Palazzo Pubblico


The Siena Duomo

         The Mosaic floor and the Porta del Cielo

         The cript


Ospedale Santa Maria della Scala


Palazzo Piccolomini | Archivio di Stato di Siena


Basilica dei Servi


Some of the best Restaurants in Siena 


Food shopping addresses in Siena


L’Orto de’Pecci


The Palio


Foundation of Siena


Sienese School of Painting


Fonti di Siena

 

The Siena area


Album Palio di Siena


Video Palio di Siena

 

 

 

 

 





 
Il Palio di Siena

Capitoline Wolf at Siena Duomo.jpg

 

Capitoline Wolf at Siena Duomo. According to a legend Siena was founded by Senius and Aschius, two sons of Remus. When they fled Rome, they took the statue of She-wolf to Siena, which became a symbol of the town [1]


Toacana ] Galleria di immagini  
     
   
Siena | The foundation of Siena
   
   

The legend has it that Siena was established by Senius, son of Remus and nephew of Romulus. Therefore the symbol of Siena is a she-wolf breastfeeding Romulus and Remus. This symbol has been repeated in different parts of town and pieces of art.

 

   
   

One of the earliest panels in the inlaid mosaic floor of the Cathedral, the She-Wolf of Siena

 

The legend of Aschius and Senius


According to a local legend, the city of Siena was founded by a pair of twins named Aschius and Senius. When they were very young, their wicked uncle murdered their father and usurped his throne, so they fled into the forest on two horses, one white and one black. There the two young boys survived by being suckled by a she-wolf, and when they grew up they founded a city called Siena, after Senius; they took the she-wolf as the symbol of their city, and the colors of the horses as their banner. The legend has proved extremely resilient: the she-wolf is a vivid presence all over the city of Siena even today, and the half-white/half-black balzana still takes pride of place as the city's standard during the Palio, the traditional horse race run in the main square of Siena twice every summer. That said, the story will sound eerily — even comically — familiar to readers acquainted with Roman history, since it mimics in almost every detail the famous legend of the founding of Rome (as narrated, for example, in Livy's Ab urbe condita). Only the horses are lacking in the Roman version: Romulus and Remus, the heirs of the city of Alba Longa, were hunted from the city by their wicked great-uncle Amulius, who killed their grandfather Numitor and usurped his throne. Abandoned in the wilderness, they were suckled by a she-wolf, and when they grew up they founded the city of Rome.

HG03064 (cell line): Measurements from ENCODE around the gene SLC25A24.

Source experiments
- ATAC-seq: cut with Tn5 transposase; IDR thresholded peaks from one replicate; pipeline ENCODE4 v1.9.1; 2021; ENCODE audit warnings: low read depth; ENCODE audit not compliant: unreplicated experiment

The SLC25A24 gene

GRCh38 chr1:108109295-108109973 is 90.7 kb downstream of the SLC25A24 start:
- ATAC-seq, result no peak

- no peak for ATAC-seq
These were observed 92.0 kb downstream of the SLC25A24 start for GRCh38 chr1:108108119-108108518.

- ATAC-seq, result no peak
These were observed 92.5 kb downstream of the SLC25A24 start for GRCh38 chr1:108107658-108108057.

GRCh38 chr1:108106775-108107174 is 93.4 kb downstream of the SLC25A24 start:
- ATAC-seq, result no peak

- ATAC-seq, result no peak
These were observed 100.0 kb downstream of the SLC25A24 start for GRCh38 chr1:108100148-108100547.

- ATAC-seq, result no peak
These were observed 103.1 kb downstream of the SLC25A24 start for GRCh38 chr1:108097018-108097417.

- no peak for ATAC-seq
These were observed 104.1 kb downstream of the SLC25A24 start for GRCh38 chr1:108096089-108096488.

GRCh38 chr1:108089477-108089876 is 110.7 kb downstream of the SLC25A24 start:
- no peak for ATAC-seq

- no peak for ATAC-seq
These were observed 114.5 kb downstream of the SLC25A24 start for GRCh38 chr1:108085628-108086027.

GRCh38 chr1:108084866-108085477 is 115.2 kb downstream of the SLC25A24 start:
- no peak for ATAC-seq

Siena. c. 1410. Bronze wolf by Giovanni di Turino on a classical column outside the Palazzo Pubblico, Siena. 1427




Ambrogio Lorenzetti, fresco in
Siena, Palazzo Publico, Sala dei Nove, Allegory of Good Government (detail), with the wolf and twins at his feet

 

According to the Roman legend, the twins then quarreled, and Romulus killed Remus -- which is where the two legends merge, because according to the Sienese, history repeated itself in the younger pair of twins. Aschius and Senius were the sons of Remus, who were forced to flee because their uncle Romulus had killed their father.  

 
 
   

Galleria fotografica Siena

Siena | Galleria fotografica

 

   
Spedale di Santa Maria della Scala   Spedale di Santa Maria della Scala (facciata)  

Piazza del Campo, Il Campo, seen from the top of Torre del Mangia

Siena, Ospedalei Santa Maria della Scala  

Spedale di Santa Maria della Scala (facciata)

 

 

Piazza del Campo, visto dalla cima di Torre del Mangia

 

Panorama del Terzo di Città dalla Torre del Mangia   Palazzo Sansedoni Siena   Palazzo Sansedoni
Panorama del Terzo di Città dalla Torre del Mangia  

Palazzo Sansedoni

 

  Palazzo Sansedoni

Holiday accommodation Tuscany

 

Podere Santa Pia, un incantevole casa vacanze nel cuore della Maremma meridionale

 


 


[1] Foto by Petar Miloševi? licenziato in base ai termini della licenza Creative Commons Attribuzione-Condividi allo stesso modo 4.0 Internazionale